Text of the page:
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vMVPD versus MVPD: Breaking Down the Differences

Published: Jul. 07, 2023

From streaming live news and sports to watching your favorite shows without a cable subscription, vMVPDs (Virtual Multichannel Video Programming Distributors) present an appealing alternative for today's viewers.

As you delve into the world of CTV, it’s important to understand the basics behind vMVPDs and how they differ from MVPDs before you start buying streaming inventory. We'll be breaking down all the key differences between the two forms of media distribution to better understand how their respective advantages can be applied in the fast-moving world of TV advertising.

What is an MVPD?

MVPDs offer bundled packages that give audiences access to multiple TV channels through a single service provider. Companies like Comcast and Spectrum were among the first and remain some of the most well-known MVPDs.

Cable providers first offered a limited number of channels. But this quickly changed — over time, as cable companies aggregated more and more channels, cable providers began to bundle channels together in packages. Customers quickly became frustrated, as it forced them to pay for a larger bundle even if they only wanted a few specific channels.

To make matters worse, cable providers pay fees to networks and content creators for the rights to broadcast their programming. Over time, these costs have risen, and these expenses are ultimately reflected in consumers’ cable bills.

What is a vMVPD?

Frustrated with bloated cable packages, consumers have gravitated towards a new solution that came about as the connected TVs emerged: virtual Multichannel Video Programming Distributor (vMVPD). This service delivers live TV channels, and often on-demand video content, in a linear fashion through an internet connection or over-the-top (OTT) device. In other words, it combines the convenience of streaming technology with the traditional broadcast television format.

Like their linear MVPD counterparts, such as Spectrum, Comcast, or Cox, vMVPDs also charge customers a recurring fee. However, what sets vMVPDs apart is their unique offering of "skinny bundles." These subscription packages include a variety of channels at a price lower than that of a traditional MVPD, providing a cost-effective alternative for viewers seeking a streamlined selection of content.

How is a vMVPD different from SVOD?

A common question those new to the space may have is how vMVPDs differ from SVODs (subscription video on demand).

vMVPDs and SVOD services share similarities but have distinct differences. Both operate on a subscription-based model, deliver content over the Internet, and serve as alternatives to traditional cable TV.

The key distinction lies in the type of content each service offers. SVOD services focus exclusively on on-demand content, allowing users to access a library of movies, TV shows, and original programming at their convenience. Netflix is a prime example of an SVOD service that provides a vast collection of on-demand video content.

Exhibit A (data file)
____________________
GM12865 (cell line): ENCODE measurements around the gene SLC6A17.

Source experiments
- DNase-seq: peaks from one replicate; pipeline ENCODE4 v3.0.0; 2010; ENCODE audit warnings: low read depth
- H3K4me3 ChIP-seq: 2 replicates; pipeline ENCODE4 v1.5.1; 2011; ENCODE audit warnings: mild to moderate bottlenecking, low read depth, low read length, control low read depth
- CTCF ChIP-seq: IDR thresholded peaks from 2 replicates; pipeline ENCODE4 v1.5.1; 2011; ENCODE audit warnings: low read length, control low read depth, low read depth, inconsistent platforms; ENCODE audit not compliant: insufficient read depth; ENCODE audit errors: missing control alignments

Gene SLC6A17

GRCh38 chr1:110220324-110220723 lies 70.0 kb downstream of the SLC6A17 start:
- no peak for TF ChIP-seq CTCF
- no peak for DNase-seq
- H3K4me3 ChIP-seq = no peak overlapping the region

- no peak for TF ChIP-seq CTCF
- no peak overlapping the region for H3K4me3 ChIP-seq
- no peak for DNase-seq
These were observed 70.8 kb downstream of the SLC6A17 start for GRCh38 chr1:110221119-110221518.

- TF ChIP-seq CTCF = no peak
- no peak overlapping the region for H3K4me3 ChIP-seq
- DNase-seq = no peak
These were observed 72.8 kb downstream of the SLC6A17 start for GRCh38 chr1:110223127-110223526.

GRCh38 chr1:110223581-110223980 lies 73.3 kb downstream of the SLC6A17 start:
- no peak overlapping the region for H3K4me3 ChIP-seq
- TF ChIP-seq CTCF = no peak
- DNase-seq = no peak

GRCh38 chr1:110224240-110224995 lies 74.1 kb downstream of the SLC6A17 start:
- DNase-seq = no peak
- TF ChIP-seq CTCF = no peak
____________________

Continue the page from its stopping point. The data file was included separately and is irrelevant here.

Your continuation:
In contrast, vMVPDs go beyond on-demand offerings by providing access to live TV channels in addition to on-demand content. Platforms like Sling offer a diverse range of live channels, replicating the experience of traditional broadcast television through an internet connection.

So, while SVOD services specialize in on-demand content, vMVPDs offer a blend of live channels and on-demand options, providing users with a more comprehensive television experience through streaming technology.

Which model is right for my brand?

Choosing an MVPD versus a vMVPD boils down to your marketing goals and experience. To choose between the two, consider what makes each model unique.

What type of audience am I trying to reach? According to a survey by Kantar and Amazon, linear TV viewers are more likely to be Gen X and Boomers, while vMVPD viewers skew younger — namely Millennials. With this in mind, brands seeking access to older audiences should consider MVPDs, while those looking to reach younger markets should consider vMVPDs.

What are my marketing goals? Want to drive brand awareness? MVPDs deliver linear TV content, notorious for its massive, efficient reach. On the other hand, vMVPDs work well for lower-funnel campaigns. Enabled by powerful targeting and measurement capabilities and measurement tools, marketers can reach their ideal target audiences, drive conversions, and attribute metrics to their campaigns.

How extensive is my team's experience? Buying on linear TV typically occurs through direct deals — often during the Upfronts. Larger brands have the expertise and industry connections to make these deals and secure their desired inventory. For smaller brands, though, buying in the upfronts can be a challenge. Instead, try buying CTV during the scatter market — it’s far more efficient than doing direct linear deals at the Upfronts. In contrast, the barrier to buying advertising inventory on vMVPDs is lower. vMVPDs often offer self-serve platforms or managed service options, allowing advertisers of all sizes to purchase and manage their ad campaigns easily.

vMVPDs and MVPDs: Getting Started

With this information in your back pocket, you now know what MVPDs and vMVPDs are and how they differ.

vMVPDs are just one piece of the connected TV puzzle. To understand more about the connected TV ecosystem, you need to understand the top industry trends, how CTV buying works, and more. Ready to learn more? We have you covered. Our ultimate connected TV guide covers everything modern marketers need to know about the CTV ecosystem — read it here.